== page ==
Troy Murray has been growing out his moustache every November for eight years.
What started out as a fun challenge for the 31-year-old and his Ryerson University varsity hockey team, turned into a personal Movember movement in 2010.
“I had grown a moustache along with many of my friends and teammates the year prior for fun, but didn’t actually register or raise any funds,” the Toronto native told Global News. “I wanted to make up for it by educating myself and being a champion for Movember.”
Every November, men across the country take part in Movember, a charity campaign that encourages men to grow out their moustaches to raise money for men’s health. With a focus on prostate cancer in the past, Movember has turned into a campaign that covers all of aspects of a man’s well-being, including suicide prevention and mental health.
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And the charity knows how to appeal to their target audience. Focused on social media as well as online fundraising, Mitch Hermansen, director of development at the Movember Foundation, told Global News the campaign raised $17.7 million in 2017. A total of $230 million has been raised for prostate cancer, testicular cancer, mental health and suicide prevention since the foundation started 11 years ago.
“Starting a conversation is important all yearlong. Asking someone how they are doing, checking in when you think someone might be struggling, and listening are all fundamental in supporting men’s health,” Hermansen said.
And there are reasons people like Murray stick to the challenge.
“Sure it was gimmicky at the beginning and fun to reintroduce the vintage moustache, but the team made the right moves to keep men [and women] interested in the campaign,’ Murray said.
“Expanding from just prostate cancer to men’s health as a whole, and adding the Move for Movember aspect, more and more people considered joining the movement or supporting the cause.”
And because he was a participant for almost a decade, his friends, family, and colleagues support him every year.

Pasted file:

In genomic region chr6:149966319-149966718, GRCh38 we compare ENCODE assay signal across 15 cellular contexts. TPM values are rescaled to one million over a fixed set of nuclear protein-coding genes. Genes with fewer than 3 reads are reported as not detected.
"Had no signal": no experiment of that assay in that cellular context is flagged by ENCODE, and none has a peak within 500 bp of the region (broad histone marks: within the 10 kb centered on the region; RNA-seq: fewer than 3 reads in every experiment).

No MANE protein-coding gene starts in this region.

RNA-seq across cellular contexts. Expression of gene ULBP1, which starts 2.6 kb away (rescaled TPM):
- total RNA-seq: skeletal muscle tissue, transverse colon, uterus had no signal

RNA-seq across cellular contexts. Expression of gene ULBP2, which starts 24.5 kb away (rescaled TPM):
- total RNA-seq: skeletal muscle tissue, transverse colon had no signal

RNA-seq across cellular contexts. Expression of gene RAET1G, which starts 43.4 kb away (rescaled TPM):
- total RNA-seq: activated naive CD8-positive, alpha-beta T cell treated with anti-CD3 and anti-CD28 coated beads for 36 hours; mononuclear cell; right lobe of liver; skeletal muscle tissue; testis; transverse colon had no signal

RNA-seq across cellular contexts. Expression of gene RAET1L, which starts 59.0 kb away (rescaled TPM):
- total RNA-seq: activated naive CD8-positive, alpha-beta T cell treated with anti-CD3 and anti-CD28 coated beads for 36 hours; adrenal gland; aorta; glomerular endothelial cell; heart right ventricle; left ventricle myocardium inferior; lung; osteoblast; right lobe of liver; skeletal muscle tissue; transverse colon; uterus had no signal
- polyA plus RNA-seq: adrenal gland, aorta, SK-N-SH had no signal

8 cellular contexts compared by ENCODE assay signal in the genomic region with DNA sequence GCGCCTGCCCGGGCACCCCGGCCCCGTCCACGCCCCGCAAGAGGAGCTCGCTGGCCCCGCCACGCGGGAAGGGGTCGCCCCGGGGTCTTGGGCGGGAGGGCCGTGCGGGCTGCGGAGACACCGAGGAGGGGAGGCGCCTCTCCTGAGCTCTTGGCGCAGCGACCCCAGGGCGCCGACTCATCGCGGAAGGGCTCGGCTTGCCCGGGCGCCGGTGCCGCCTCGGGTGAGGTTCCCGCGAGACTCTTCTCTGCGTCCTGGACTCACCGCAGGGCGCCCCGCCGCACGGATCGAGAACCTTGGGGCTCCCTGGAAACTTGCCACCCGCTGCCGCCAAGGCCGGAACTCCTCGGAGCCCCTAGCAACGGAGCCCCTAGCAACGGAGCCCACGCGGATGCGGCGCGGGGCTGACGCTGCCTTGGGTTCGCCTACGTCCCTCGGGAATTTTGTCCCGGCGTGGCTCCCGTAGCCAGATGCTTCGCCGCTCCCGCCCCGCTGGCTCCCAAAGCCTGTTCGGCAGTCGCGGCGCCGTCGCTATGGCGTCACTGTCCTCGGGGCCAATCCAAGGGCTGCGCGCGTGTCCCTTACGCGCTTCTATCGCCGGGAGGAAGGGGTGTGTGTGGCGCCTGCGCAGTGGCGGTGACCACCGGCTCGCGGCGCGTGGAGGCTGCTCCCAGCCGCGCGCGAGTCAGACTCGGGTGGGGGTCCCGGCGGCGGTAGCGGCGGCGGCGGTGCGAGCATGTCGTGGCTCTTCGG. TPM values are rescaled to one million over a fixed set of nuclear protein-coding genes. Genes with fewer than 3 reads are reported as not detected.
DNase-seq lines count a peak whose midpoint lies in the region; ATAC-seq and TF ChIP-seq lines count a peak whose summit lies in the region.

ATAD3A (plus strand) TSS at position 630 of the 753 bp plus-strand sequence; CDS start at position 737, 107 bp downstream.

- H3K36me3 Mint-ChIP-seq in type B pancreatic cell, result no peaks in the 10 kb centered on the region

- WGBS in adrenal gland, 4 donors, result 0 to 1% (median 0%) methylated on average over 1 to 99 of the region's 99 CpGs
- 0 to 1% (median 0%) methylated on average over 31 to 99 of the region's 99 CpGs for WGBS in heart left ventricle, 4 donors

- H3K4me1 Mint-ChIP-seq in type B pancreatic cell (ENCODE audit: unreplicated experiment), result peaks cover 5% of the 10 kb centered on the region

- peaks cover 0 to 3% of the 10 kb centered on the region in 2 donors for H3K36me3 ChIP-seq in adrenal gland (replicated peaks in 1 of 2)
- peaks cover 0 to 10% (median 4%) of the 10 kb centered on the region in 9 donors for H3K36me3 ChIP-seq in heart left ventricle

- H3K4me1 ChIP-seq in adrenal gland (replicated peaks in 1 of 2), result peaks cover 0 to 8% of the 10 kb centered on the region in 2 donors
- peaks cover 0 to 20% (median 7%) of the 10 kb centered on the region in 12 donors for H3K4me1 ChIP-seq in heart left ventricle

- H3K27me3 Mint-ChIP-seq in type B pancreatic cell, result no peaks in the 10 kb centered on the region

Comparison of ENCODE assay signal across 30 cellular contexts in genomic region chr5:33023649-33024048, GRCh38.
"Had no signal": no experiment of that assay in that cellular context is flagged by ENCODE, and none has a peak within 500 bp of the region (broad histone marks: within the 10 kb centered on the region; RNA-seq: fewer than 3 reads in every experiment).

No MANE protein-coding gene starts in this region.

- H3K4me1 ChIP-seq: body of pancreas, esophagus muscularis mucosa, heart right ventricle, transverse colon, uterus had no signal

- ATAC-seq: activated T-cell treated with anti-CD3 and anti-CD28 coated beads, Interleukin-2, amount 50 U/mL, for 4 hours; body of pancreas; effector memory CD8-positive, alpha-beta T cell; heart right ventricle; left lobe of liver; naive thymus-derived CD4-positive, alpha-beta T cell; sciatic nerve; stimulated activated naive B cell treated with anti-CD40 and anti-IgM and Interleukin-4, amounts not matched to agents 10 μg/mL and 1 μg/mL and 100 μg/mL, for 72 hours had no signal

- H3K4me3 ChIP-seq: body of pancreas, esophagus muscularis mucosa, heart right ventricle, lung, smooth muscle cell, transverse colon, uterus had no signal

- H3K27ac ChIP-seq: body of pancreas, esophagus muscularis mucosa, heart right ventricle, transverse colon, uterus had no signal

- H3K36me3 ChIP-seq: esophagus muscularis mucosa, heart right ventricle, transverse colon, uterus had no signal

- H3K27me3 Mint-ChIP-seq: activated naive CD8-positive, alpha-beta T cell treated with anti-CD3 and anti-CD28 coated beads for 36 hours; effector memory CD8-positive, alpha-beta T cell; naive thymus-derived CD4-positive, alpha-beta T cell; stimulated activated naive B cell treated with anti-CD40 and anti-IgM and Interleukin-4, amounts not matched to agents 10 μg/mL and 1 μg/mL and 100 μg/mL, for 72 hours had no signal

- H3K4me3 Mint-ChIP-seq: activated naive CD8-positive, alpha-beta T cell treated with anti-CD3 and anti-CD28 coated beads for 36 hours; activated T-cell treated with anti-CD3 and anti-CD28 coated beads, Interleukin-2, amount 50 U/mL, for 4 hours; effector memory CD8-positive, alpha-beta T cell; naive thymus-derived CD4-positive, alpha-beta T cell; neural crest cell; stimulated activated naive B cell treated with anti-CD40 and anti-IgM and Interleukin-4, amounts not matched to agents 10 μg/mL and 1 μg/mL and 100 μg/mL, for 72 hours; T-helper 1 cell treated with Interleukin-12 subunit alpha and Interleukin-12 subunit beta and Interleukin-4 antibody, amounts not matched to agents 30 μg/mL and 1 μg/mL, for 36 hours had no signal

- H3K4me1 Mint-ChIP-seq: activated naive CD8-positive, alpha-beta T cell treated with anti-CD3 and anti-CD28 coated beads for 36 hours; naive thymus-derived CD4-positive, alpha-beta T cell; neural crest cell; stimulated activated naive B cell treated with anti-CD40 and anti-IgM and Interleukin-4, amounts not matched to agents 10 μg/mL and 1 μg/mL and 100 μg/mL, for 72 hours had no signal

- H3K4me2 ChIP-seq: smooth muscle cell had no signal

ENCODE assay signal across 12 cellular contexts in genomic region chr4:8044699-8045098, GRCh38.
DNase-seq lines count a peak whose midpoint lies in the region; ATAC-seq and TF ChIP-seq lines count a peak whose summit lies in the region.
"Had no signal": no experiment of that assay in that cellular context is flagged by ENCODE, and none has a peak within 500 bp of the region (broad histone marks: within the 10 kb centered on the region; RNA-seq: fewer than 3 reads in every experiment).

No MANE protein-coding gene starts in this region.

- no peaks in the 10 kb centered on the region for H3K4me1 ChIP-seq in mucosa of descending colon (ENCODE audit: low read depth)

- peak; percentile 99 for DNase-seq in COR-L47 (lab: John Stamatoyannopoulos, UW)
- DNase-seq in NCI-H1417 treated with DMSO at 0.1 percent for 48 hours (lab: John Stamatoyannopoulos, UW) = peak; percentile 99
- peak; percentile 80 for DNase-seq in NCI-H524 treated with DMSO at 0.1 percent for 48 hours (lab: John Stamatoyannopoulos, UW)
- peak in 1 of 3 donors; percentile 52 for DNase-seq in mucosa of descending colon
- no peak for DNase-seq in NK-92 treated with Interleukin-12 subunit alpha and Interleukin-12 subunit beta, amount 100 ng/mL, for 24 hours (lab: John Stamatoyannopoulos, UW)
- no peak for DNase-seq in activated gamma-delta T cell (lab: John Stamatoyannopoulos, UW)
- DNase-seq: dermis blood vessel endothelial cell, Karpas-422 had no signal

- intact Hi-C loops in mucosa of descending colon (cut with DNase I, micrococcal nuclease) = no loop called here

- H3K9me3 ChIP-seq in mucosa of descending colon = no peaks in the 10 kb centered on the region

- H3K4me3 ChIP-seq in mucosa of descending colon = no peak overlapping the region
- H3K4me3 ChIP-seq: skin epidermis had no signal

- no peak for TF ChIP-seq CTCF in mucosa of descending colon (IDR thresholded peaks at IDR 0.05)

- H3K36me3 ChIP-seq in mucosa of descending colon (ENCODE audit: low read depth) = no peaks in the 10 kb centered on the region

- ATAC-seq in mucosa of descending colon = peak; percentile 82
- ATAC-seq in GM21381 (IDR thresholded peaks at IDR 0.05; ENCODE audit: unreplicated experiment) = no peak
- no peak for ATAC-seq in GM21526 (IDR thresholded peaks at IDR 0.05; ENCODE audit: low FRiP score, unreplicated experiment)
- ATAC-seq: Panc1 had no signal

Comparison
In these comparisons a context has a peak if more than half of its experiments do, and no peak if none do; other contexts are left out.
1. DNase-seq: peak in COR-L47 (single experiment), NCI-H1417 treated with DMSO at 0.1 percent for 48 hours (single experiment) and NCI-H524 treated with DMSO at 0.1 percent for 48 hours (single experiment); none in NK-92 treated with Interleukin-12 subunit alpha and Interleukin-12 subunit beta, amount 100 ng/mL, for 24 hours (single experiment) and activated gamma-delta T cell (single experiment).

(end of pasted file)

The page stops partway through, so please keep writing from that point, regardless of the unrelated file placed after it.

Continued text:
“Now as a new dad, my health is more important than ever. I want to live forever for her.”
Joe Rachert, program manager at Canadian Men’s Health Foundation based in Vancouver, told Global News what he sees in campaigns like Movember or even ones that the foundation runs, is crafting something that resonates with men.
“The biggest one is presenting something in a friendly, competitive matter,” he explained. “Guys don’t mind being competitive — that’s what makes Movember great. It is fun and engaging.”
He added if you want to create a campaign that gains momentum for men, you have to embrace masculinity in a positive way. “Men really do want to help one another if they are given the opportunity,” he argued. Men also need to be open about their weaknesses.
“That is the side of masculinity we need to see in society. It is OK to talk about it. It is OK to say, ‘I’m not feeling good today.”
It also helps to keep it humourous. Of course, tackling all facets on men’s health in one-go isn’t easy, but something as simple as growing out an awkward moustache to raise money can work.
Anisa Mirza, CEO and co-founder of Giveffect, a Toronto-based donation platform told Global News in 2014 campaigns like Movember work because it attracts a younger generation of men who are already glued to their devices.
For Murray, social-media campaigns make it easy to share stories or concerns online, often to strangers.
“I do still think there’s a stigma for men to talk about health,” he continued. “I know men are still too stubborn to go to the doctor if they feel sick. They tend to think, as a ‘man,’ they should just be able to battle through it on their own. I hope men will continue to rethink what healthy masculinity looks like and will continue to eliminate the stigma.”
Rachert believed we are just in the beginning of a cultural change of how seriously men take their own health. Several studies have found men either don’t go to their doctors when they should or are too disinterested in their own health.
But Rachert said we have a long way to go, and for men to take their health more seriously and be their own advocates, it will take time. “It’s not a question if [organizations] are doing enough. It’s a question of, ‘Can we get started?'”
This can also be boiled down to generational change. Rachert said most young men can agree they look and treat their health very differently compared to their fathers.
“Being healthy was not part of being a ‘guy,” he continued. “I was taught to have a full meal at the dinner table, it was OK to have a beer gut and you didn’t have to exercise.” He said this notion isn’t always true for young men today — more want to be involved with their health.
But as a new month rolls around and moustaches are shaved off, how do we keep the momentum of talking about men’s health going? Rachert said it starts with men taking initiative and continuing to support local organizations throughout the year.
From runs to fundraisers to even telling the men in your life to go to the doctor, there are small things people can do throughout the year.
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“There are five health behaviours that cause 70 per cent of all chronic disease,” he said. This comes down to smoking, drinking, eating well, exercising and sleeping. If you focus on just one of these behaviours and try to improve it, it will be beneficial down the road.
“Guys need to learn how to support one another. We need to get much better at this.”
— With files from Irene Ogrodnik
© 2018 Global News, a division of Corus Entertainment Inc.